A Spatiotemporal Analysis of Brazilian Science from the Perspective of Researchers' Career Trajectories.

Furtado CA, Davis CA, Gonçalves MA, de Almeida JM - PLoS ONE (2015)

PhD degrees per decade–International distribution
© Copyright Policy
Related In: Results  -  Collection

License
Show All Figures
getmorefigures.php?uid=PMC4626096&req=5

pone.0141528.g010: PhD degrees per decade–International distribution
Mentions: In total, there are 1,225 researchers with PhD degrees obtained abroad. As shown in Fig 10, North America (mostly the USA) has a large participation, but European PhDs have become prevalent since the 1980s. It is interesting to note the small number of researchers who studied in other Latin American countries. One could expect that Brazilians would study in countries where they share similar languages or are geographically close, but this is not the case. Not even Portugal accounts for a large share of the degrees, as only 6 of the 1,225 researchers graduated in that country. A similar fact was also observed in Portugal, where only 4% of the research contracts in the country are awarded by people natural from Portuguese-speaking countries [19].

Bottom Line: We then analyze such trajectories considering additional data, including the area of knowledge of the INCTs to which each researcher is associated.We found an increasing prevalence of Brazilian institutions in the education of Brazilian scientists, as the number of doctorates earned abroad is decreasing over time.Results also show that Brazilian researchers tend to seek employment in regions that are close to the institutions at which they received their bachelor's degrees, suggesting low mobility within the country.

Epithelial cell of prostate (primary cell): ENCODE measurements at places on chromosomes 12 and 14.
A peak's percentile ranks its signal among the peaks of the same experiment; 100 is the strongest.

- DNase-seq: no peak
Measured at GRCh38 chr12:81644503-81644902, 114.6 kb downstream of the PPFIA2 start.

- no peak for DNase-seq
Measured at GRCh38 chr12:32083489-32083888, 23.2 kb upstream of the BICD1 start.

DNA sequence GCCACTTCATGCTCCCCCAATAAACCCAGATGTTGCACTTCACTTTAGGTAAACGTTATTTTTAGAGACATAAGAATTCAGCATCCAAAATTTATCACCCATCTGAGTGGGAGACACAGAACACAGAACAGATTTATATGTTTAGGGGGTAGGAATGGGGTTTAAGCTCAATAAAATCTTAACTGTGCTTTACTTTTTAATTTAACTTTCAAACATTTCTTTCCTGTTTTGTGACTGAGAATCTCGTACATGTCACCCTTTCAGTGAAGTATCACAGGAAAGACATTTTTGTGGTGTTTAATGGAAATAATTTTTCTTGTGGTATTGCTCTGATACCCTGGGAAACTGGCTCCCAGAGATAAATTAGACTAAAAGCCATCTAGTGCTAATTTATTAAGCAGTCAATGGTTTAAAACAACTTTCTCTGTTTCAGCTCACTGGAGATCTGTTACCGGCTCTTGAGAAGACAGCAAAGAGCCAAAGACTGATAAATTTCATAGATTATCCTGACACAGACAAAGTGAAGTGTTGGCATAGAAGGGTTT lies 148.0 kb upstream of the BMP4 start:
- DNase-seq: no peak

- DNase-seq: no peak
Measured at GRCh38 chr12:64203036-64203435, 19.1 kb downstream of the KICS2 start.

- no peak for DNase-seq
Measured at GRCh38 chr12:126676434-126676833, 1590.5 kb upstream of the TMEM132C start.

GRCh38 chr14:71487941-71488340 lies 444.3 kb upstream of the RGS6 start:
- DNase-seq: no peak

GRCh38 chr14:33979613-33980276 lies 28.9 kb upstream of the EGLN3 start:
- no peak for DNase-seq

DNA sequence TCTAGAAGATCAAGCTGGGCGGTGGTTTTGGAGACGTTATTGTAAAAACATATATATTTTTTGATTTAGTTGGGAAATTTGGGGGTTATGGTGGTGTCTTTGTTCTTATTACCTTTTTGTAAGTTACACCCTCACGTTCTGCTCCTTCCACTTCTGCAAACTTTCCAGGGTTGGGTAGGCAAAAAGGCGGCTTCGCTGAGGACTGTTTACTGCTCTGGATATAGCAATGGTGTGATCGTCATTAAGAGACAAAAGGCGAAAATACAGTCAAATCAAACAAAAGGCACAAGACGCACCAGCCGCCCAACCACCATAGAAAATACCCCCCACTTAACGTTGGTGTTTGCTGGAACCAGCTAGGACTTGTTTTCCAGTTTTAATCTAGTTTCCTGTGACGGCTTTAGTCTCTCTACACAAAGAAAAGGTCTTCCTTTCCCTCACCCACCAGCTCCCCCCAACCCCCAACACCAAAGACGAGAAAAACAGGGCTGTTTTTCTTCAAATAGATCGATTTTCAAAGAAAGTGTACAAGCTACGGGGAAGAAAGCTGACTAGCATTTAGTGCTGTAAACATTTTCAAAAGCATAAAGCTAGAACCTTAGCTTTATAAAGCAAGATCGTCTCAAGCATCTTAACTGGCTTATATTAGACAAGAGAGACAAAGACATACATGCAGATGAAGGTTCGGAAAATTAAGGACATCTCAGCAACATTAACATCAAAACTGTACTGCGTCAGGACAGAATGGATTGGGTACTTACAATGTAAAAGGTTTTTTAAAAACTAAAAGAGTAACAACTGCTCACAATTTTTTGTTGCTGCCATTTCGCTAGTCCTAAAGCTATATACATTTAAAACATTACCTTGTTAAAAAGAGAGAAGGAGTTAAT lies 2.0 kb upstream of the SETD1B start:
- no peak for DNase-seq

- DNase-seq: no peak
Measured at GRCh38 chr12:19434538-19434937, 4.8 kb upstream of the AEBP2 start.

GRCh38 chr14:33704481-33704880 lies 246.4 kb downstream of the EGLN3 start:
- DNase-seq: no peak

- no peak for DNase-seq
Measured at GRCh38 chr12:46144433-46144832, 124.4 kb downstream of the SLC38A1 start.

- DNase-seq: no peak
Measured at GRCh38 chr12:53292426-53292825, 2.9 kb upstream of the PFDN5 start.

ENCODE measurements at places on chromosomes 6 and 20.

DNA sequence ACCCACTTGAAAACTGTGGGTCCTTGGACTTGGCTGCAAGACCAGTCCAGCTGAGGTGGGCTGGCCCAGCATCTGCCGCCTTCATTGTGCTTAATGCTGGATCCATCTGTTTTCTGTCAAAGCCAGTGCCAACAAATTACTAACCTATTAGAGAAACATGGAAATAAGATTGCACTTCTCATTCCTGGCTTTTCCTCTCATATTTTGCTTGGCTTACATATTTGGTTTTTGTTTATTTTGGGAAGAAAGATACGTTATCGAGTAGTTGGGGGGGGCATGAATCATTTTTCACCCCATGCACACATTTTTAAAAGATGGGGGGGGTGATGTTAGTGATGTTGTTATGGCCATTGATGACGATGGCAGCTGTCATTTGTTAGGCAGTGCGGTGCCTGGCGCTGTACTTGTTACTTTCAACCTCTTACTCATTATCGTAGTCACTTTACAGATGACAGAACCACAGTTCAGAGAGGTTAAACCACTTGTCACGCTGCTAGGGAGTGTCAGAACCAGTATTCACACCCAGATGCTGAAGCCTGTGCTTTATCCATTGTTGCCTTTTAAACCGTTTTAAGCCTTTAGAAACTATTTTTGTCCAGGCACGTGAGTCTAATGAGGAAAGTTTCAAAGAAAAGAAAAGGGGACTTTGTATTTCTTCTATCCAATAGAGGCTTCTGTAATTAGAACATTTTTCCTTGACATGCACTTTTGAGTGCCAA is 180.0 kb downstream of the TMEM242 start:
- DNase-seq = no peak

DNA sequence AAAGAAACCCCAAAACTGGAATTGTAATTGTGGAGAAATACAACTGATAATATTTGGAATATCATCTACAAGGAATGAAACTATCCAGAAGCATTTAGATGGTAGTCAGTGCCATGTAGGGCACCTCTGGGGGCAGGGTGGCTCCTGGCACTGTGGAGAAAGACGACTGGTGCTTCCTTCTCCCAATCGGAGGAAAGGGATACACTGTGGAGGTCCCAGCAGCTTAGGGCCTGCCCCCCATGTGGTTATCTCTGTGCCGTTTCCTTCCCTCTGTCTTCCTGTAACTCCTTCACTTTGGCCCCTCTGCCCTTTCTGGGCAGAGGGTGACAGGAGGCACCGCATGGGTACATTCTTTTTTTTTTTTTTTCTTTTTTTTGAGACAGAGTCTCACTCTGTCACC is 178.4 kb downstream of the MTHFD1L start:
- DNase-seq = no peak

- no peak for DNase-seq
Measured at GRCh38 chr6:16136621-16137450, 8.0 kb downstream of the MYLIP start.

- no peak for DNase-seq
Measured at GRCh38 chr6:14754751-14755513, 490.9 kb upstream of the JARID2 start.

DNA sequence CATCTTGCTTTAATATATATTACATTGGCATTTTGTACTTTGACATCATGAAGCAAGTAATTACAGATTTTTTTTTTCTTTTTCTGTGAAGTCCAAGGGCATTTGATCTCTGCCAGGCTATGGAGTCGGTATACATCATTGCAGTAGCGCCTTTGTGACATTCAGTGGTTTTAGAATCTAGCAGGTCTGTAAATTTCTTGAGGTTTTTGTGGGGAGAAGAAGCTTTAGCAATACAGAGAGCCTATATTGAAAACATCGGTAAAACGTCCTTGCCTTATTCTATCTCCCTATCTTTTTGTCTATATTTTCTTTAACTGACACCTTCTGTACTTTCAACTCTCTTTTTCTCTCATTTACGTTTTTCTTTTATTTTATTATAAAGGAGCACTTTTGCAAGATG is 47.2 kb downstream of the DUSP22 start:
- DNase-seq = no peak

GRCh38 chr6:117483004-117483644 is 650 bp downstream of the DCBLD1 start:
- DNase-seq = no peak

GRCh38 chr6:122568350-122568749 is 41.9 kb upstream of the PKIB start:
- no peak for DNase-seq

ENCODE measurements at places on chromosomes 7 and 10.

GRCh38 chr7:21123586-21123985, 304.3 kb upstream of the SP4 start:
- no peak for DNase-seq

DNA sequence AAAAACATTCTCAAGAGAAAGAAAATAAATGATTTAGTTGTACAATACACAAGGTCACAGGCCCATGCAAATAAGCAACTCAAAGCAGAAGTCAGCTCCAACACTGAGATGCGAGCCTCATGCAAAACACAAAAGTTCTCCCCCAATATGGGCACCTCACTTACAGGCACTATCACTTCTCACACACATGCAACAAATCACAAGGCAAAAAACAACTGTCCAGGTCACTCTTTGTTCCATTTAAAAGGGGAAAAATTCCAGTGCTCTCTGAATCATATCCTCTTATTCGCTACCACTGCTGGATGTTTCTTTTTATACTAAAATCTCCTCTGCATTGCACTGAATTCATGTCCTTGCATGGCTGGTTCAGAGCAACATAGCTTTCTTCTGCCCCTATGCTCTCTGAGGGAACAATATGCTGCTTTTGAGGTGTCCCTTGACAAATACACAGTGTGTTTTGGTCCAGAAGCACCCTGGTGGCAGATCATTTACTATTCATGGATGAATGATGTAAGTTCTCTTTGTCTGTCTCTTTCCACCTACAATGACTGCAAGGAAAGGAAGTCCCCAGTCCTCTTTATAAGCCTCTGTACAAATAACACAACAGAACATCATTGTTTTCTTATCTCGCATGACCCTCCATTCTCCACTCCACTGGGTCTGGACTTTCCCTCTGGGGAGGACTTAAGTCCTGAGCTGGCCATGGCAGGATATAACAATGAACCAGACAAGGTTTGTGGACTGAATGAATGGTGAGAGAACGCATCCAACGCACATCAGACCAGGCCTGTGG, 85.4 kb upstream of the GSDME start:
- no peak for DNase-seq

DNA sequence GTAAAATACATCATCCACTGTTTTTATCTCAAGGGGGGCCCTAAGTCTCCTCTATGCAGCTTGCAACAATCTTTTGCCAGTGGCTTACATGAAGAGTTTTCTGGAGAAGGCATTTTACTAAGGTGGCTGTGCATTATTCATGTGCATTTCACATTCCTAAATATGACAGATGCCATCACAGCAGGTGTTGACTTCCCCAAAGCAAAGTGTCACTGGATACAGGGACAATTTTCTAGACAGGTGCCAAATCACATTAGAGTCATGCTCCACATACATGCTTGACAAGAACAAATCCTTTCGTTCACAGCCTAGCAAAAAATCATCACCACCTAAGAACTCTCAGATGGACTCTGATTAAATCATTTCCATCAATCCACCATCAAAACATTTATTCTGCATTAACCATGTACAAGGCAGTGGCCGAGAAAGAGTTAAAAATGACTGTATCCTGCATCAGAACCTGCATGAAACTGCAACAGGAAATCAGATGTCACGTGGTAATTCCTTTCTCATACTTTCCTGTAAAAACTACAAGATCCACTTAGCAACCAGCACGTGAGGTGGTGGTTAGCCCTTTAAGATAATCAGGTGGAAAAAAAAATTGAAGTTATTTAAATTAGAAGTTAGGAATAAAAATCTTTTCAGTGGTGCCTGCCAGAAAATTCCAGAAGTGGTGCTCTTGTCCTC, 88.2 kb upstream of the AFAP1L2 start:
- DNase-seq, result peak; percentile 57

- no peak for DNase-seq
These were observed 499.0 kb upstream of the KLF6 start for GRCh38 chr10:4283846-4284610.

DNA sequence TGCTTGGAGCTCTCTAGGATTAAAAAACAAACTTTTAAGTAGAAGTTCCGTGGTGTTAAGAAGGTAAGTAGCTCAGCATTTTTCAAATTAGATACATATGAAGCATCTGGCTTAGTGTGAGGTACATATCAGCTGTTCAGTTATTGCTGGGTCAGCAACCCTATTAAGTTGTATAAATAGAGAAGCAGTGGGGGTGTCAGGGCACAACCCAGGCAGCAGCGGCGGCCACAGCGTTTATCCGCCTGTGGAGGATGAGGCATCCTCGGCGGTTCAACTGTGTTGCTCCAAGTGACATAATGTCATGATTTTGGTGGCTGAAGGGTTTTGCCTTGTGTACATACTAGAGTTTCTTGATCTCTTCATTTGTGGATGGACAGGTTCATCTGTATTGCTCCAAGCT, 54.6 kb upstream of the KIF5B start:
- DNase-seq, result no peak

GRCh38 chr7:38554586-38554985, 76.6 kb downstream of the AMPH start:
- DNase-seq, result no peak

View Article: PubMed Central - PubMed

Affiliation: Computer Science Department, Universidade Federal de Minas Gerais, Belo Horizonte, Brazil.

ABSTRACT
The growth of Brazilian scientific production in recent years is remarkable, which motivates an investigation on the factors, inside and outside the country, that helped shape this wealthy research environment. This article provides a thorough analysis of the education of researchers that constitute the main Brazilian research groups, using data on about 6,000 researchers involved in the country's National Institutes of Science and Technology (INCT) initiative. Data on the steps taken by each researcher in her education, from the bachelor's degree to doctorate, including a possible postdoctoral experience, and employment, are extracted from an official curriculum vitae repository. The location and the time at which each career step occurred define spatiotemporal career trajectories. We then analyze such trajectories considering additional data, including the area of knowledge of the INCTs to which each researcher is associated. We found an increasing prevalence of Brazilian institutions in the education of Brazilian scientists, as the number of doctorates earned abroad is decreasing over time. Postdoctoral stages, on the other hand, often take place in Europe or in the United States. Taking an international postdoctoral position after a full education in Brazil suggests a drive towards seeking higher-level exchange and cooperation with foreign groups in a more advanced career stage. Results also show that Brazilian researchers tend to seek employment in regions that are close to the institutions at which they received their bachelor's degrees, suggesting low mobility within the country. This study can be instrumental in defining public policies for correcting distortions, and can help other developing countries that aim to improve their national science systems.

No MeSH data available.


Related in: MedlinePlus